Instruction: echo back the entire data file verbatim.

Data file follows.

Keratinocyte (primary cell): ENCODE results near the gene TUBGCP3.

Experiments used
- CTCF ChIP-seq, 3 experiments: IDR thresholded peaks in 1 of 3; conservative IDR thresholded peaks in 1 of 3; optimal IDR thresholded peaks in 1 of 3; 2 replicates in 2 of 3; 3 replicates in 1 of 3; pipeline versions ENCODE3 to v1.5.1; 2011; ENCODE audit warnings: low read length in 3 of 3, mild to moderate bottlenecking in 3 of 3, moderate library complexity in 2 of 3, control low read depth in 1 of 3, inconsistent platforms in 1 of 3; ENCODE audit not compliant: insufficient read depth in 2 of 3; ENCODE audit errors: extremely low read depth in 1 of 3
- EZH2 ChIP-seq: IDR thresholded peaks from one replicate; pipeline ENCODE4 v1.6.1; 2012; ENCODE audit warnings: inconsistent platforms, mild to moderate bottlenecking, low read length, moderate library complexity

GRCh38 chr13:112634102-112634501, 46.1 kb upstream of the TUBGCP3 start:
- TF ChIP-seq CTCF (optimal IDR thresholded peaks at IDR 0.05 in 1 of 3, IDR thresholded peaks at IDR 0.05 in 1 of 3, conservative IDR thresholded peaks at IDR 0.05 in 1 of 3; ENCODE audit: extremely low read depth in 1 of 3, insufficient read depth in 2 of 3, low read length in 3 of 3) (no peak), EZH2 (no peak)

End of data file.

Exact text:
Keratinocyte (primary cell): ENCODE results near the gene TUBGCP3.

Experiments used
- CTCF ChIP-seq, 3 experiments: IDR thresholded peaks in 1 of 3; conservative IDR thresholded peaks in 1 of 3; optimal IDR thresholded peaks in 1 of 3; 2 replicates in 2 of 3; 3 replicates in 1 of 3; pipeline versions ENCODE3 to v1.5.1; 2011; ENCODE audit warnings: low read length in 3 of 3, mild to moderate bottlenecking in 3 of 3, moderate library complexity in 2 of 3, control low read depth in 1 of 3, inconsistent platforms in 1 of 3; ENCODE audit not compliant: insufficient read depth in 2 of 3; ENCODE audit errors: extremely low read depth in 1 of 3
- EZH2 ChIP-seq: IDR thresholded peaks from one replicate; pipeline ENCODE4 v1.6.1; 2012; ENCODE audit warnings: inconsistent platforms, mild to moderate bottlenecking, low read length, moderate library complexity

GRCh38 chr13:112634102-112634501, 46.1 kb upstream of the TUBGCP3 start:
- TF ChIP-seq CTCF (optimal IDR thresholded peaks at IDR 0.05 in 1 of 3, IDR thresholded peaks at IDR 0.05 in 1 of 3, conservative IDR thresholded peaks at IDR 0.05 in 1 of 3; ENCODE audit: extremely low read depth in 1 of 3, insufficient read depth in 2 of 3, low read length in 3 of 3) (no peak), EZH2 (no peak)